The deepening of the Argentine economic crisis, as underlined by the recent resignation of Daniel Caputo, its central bank president, is likely to expose two myths about the emerging market economies.
The first is that the widespread adoption of floating exchange rates by the emerging market economies in the wake of the 1998 Asian currency crisis provides them with a fail-proof safety valve to insulate them against future economic crises. The second is that large-scale IMF programs are always effective in stabilizing a country’s currency.
It would be an understatement to say that the Argentine economy finds itself once again in very serious trouble despite record International Monetary Fund (IMF) support. In the three months since announcing a $50 billion IMF stabilization program in June 2018, the Argentine peso has managed to lose around a further third of its value.
This has contributed to a renewed spike in inflation to over 40 percent and to ever-increasing signs that the Argentine economy is yet again succumbing to a serious economic recession.
In an attempt to prop up the currency, no effort seems to have been spared by the Argentine economic authorities. Interest rates have been raised to 60 percent, new budget belt-tightening measures have been announced, and the IMF has been implored to front-load the disbursements under its lending program.
Yet, to date, the Argentine peso shows little sign of recovering much if anything of the more than 50-percent loss in its value since the start of this year.
A primary reason for Argentina’s present currency woes is that the country is no stranger to major currency crises. Indeed, as recently as 2001, a major currency crisis forced the country to impose capital controls, declare a bank holiday and default on its external debt.
Little wonder then that Argentine residents rush to trade in their pesos for dollars at the first sign of economic weakness and of political instability. This has been made all the easier for them by the premature and ill-advised removal of exchange controls in December 2015 at the start of President Mauricio Macri’s term of office before first stabilizing the Argentine economy.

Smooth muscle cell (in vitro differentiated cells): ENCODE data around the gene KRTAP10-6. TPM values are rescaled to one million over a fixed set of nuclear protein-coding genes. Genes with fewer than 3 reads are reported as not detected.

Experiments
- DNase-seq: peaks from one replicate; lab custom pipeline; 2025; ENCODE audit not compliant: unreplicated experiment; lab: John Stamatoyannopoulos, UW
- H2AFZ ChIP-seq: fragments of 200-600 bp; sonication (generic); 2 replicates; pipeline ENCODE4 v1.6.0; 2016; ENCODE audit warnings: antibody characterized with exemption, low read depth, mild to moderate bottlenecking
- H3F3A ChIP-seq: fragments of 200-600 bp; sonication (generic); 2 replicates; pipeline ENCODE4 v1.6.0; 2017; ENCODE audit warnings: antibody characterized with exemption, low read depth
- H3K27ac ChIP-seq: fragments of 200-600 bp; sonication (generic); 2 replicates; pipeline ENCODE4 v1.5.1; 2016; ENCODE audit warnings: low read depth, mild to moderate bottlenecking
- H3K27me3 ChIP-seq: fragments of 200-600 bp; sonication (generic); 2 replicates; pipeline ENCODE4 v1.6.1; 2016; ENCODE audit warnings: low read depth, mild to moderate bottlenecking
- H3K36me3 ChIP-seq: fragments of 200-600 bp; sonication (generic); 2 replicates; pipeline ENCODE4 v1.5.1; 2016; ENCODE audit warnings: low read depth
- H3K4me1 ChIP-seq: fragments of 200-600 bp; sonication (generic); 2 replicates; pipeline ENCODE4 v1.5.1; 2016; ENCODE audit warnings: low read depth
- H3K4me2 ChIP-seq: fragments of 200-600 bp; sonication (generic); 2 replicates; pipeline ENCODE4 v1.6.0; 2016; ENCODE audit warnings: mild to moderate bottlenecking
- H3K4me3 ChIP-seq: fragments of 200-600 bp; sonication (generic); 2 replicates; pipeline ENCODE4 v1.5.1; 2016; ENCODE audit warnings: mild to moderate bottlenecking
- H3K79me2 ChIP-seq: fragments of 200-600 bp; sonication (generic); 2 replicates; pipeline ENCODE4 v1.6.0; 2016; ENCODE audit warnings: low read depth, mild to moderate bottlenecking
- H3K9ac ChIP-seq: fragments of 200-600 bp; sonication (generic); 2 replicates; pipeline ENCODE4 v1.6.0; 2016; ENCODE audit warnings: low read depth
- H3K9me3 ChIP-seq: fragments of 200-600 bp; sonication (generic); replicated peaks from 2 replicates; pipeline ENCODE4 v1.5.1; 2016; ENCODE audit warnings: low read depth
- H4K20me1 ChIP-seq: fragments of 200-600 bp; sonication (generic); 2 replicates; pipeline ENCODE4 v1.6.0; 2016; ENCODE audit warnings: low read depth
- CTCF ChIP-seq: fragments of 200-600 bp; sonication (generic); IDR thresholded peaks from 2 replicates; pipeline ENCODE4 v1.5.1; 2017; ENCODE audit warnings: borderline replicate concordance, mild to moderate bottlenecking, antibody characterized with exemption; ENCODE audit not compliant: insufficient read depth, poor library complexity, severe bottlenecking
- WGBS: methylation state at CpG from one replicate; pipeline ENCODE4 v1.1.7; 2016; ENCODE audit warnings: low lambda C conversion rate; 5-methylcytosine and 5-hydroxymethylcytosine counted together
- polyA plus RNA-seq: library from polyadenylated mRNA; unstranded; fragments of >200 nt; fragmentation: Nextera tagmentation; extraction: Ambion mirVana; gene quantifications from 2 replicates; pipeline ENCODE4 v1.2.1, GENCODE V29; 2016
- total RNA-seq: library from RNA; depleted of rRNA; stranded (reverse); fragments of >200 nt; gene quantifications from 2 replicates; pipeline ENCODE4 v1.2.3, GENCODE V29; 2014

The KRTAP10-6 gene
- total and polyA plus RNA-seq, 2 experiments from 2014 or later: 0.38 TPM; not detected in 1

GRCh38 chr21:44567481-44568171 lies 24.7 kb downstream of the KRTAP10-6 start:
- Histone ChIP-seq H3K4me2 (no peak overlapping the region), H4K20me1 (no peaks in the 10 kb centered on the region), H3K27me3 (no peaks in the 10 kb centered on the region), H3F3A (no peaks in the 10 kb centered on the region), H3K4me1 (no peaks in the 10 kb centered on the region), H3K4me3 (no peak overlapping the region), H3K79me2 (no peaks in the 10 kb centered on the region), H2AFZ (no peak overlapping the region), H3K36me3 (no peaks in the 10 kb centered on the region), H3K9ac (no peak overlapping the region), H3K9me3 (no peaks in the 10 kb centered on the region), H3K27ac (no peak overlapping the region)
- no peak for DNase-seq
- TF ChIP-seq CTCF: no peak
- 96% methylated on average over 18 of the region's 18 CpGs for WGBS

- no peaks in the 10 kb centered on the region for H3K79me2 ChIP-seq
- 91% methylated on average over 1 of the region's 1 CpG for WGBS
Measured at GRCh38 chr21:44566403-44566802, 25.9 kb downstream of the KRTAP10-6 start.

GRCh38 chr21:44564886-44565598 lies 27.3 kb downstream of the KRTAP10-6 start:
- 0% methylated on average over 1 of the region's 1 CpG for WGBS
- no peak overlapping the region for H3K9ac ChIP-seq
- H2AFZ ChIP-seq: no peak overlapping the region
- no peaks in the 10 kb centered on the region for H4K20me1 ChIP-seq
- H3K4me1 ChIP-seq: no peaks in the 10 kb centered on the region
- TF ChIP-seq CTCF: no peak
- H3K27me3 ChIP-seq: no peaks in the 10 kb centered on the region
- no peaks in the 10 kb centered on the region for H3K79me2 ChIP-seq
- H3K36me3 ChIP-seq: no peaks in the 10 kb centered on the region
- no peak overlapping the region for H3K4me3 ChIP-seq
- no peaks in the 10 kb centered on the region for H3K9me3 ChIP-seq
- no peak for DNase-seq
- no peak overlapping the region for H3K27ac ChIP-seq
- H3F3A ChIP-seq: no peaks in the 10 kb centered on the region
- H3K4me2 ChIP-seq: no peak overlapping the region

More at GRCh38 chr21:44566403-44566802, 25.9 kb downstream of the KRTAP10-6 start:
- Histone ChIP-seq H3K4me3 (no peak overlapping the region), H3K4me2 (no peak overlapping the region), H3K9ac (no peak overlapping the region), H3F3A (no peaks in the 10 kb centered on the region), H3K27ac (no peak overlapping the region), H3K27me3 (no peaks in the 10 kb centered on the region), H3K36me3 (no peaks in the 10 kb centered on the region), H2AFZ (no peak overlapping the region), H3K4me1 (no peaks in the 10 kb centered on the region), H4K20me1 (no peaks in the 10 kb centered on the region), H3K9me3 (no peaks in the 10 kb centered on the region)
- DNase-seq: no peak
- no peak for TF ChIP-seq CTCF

The main reason for doubting that the Argentine currency will stabilize anytime soon is the likelihood that the draconian measures being taken to support the currency will deepen the country’s economic and political woes.
No country’s economy would be able to withstand the combination of 60-percent interest rates and renewed budget belt-tightening without succumbing to a serious economic recession. Similarly no Argentine president can expect to maintain his popularity after having to be forced to go to the IMF hat-in-hand and then have the economy still sink.
A renewed economic recession in turn is bound to damage the country’s public finances by eroding its tax base and to further weaken President Macri’s tenuous grip on power in the run up to next year’s presidential election.
In that context, it is hardly a good sign that the country’s unions are already taking to the streets to protest the adoption of further austerity measures.
The chances that a larger and more front-loaded IMF program would now allow the Argentine currency to claw back much of its losses would seem to be fanciful.
It is not simply that this would seem to be a case of the triumph of hope over experience in the wake of the mega-IMF program’s recent failure to prevent yet another period of extreme currency weakness. Rather, it is that the IMF is unlikely to allow its resources to be used for the purposes of currency intervention.
A standard feature of IMF lending programs is that they are made to be conditional on the country not being allowed to let its international reserves drop below a pre-specified floor. The IMF does this to protect its own resources and to prevent them from being used to finance capital flight.
However, if the IMF’s resources cannot be used for exchange rate intervention, it is difficult to see how increasing the size of its program and frontloading its disbursements will do very much to arrest a renewed fall in the currency if exchange rate pressure was once again to occur.
All of this does not bode well for Argentina being able to avoid the renewed imposition of capital controls in the run-up to next year’s presidential election. Sadly, if that were to occur, it would constitute a further setback for the rest of the emerging market economies as an asset class.
Desmond Lachman is a resident fellow at the American Enterprise Institute. He was formerly a deputy director in the International Monetary Fund's Policy Development and Review Department and the chief emerging market economic strategist at Salomon Smith Barney.